Democrats say the Israel-Hamas cease-fire isn't enough to prevent future violence in the region
- Many Democrats celebrated the news of an Israel-Hamas cease-fire.
- But they also emphasized that the truce doesn't address the underlying causes of the fighting.
- Progressives are urging Biden to take a more forceful hand with Israel.
After 11 days of fighting that killed hundreds and raised concerns of a full-scale war in the Middle East, many Democrats welcomed Thursday's news of a cease-fire between Israel and Hamas. But they also underscored that the tenuous cease-fire doesn't resolve the underlying causes of the violence, and are continuing to pressure the Biden administration to take a more forceful approach to the peace process.
Democratic Sen. Chris Murphy, who sits on the Senate Foreign Relations Committee, in a statement said he was "relieved" by the reports of a cease-fire agreement, but added that he's "deeply concerned that without meaningful progress towards a two-state future, the conditions of despair will deepen, further fuel extremism and lead to a tragic renewal of the cycle of violence."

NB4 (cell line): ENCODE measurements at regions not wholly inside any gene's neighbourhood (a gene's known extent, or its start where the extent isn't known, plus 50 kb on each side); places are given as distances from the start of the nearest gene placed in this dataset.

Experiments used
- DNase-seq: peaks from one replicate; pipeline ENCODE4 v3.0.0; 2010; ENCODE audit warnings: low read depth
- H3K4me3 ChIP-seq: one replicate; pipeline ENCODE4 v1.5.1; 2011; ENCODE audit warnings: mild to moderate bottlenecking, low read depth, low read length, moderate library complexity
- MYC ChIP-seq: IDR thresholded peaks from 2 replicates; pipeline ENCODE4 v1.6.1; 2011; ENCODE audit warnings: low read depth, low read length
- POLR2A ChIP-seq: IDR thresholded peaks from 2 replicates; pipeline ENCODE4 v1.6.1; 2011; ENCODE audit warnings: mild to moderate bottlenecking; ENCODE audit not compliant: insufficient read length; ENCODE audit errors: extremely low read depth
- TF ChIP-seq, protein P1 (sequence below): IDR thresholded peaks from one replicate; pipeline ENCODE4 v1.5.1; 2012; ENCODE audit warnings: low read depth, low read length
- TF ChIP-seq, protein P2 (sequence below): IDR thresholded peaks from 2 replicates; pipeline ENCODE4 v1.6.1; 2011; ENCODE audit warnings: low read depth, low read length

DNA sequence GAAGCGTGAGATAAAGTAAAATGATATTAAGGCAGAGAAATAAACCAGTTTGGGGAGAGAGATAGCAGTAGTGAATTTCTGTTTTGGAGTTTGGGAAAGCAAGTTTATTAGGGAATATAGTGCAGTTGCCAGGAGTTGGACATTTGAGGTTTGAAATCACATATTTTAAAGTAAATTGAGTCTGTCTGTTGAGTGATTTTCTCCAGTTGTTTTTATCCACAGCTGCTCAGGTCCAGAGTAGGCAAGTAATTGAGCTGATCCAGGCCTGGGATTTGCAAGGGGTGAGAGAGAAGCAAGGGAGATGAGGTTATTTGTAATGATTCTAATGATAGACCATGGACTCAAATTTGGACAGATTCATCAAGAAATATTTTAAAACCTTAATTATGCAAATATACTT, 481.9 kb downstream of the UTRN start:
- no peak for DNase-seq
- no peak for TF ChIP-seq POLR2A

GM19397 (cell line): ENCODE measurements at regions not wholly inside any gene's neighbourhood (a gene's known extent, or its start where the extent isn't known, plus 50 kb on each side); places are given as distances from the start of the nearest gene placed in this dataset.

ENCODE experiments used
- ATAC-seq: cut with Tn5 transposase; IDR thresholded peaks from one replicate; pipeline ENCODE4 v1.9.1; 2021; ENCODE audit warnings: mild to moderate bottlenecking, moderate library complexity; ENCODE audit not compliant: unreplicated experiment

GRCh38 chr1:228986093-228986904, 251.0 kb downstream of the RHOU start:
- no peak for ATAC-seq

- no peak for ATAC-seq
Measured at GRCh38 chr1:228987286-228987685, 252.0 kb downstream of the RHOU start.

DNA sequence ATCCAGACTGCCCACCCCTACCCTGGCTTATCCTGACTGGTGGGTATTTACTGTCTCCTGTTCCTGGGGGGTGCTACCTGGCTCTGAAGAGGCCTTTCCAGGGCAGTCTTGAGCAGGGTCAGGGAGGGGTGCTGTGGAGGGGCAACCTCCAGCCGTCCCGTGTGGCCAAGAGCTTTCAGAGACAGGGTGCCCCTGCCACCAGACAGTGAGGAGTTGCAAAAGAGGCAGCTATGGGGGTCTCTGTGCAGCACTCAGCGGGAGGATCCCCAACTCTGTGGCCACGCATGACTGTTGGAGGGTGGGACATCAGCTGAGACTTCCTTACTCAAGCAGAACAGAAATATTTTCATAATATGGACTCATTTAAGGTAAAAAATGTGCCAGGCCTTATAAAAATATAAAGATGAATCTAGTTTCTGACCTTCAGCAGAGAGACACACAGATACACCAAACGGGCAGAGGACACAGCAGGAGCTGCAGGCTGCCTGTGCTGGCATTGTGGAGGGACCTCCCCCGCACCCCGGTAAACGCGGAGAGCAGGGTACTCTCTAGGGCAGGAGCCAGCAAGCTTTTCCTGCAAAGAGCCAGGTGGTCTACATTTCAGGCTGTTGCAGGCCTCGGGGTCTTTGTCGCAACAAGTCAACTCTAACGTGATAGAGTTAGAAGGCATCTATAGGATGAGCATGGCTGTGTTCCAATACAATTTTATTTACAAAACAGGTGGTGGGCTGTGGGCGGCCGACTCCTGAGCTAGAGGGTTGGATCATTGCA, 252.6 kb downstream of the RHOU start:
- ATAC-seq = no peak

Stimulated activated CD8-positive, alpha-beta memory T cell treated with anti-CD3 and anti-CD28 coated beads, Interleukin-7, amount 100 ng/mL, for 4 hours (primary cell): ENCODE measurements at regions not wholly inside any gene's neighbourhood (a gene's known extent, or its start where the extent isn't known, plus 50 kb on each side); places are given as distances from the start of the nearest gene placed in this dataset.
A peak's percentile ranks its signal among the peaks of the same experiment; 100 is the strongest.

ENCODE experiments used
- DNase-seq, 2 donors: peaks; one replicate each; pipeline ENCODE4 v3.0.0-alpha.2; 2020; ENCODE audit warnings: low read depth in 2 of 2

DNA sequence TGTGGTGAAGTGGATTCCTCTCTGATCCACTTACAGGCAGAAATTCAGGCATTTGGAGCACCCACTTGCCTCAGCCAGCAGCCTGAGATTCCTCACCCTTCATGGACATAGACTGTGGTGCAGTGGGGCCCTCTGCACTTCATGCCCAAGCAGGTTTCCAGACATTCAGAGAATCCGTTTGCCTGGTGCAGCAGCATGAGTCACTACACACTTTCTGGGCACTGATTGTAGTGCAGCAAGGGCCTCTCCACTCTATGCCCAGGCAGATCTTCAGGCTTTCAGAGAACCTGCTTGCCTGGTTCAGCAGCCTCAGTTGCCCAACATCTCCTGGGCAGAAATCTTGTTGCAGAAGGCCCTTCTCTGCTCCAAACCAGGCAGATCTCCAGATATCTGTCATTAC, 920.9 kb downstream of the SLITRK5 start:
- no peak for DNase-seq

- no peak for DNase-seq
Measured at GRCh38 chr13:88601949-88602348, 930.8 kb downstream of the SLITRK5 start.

Sen. Bernie Sanders of Vermont, an independent who caucuses with Democrats, took to Twitter to express hope that the cease-fire holds, but also said it's "not enough."
"Our job now is to support desperately needed humanitarian and reconstruction aid to Gaza's people, and find a way to finally bring peace to the region," Sanders said.
Other Democrats echoed these concerns, urging the Biden administration to do more to address the Israeli occupation of Palestinian territories and the economically devastating blockade on Gaza. Biden after the cease-fire announcement pledged to help with the reconstruction process in Gaza, and to provide "rapid humanitarian assistance." But it may not be enough to satisfy progressives.
'The US must condition funding to uphold human rights'